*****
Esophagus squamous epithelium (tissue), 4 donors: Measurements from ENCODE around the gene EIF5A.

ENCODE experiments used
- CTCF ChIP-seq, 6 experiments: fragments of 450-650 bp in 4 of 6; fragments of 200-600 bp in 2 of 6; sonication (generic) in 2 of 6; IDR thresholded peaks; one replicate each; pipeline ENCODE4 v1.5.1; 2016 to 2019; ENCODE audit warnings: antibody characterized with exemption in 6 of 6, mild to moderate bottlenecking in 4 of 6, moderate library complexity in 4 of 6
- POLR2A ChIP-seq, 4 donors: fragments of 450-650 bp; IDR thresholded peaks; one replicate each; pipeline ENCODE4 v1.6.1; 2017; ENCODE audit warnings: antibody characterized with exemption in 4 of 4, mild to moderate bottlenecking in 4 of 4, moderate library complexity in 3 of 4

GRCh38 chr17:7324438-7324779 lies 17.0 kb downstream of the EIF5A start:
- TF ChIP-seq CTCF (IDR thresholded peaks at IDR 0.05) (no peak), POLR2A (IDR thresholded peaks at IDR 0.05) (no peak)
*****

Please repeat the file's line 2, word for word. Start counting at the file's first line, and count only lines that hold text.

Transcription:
ENCODE experiments used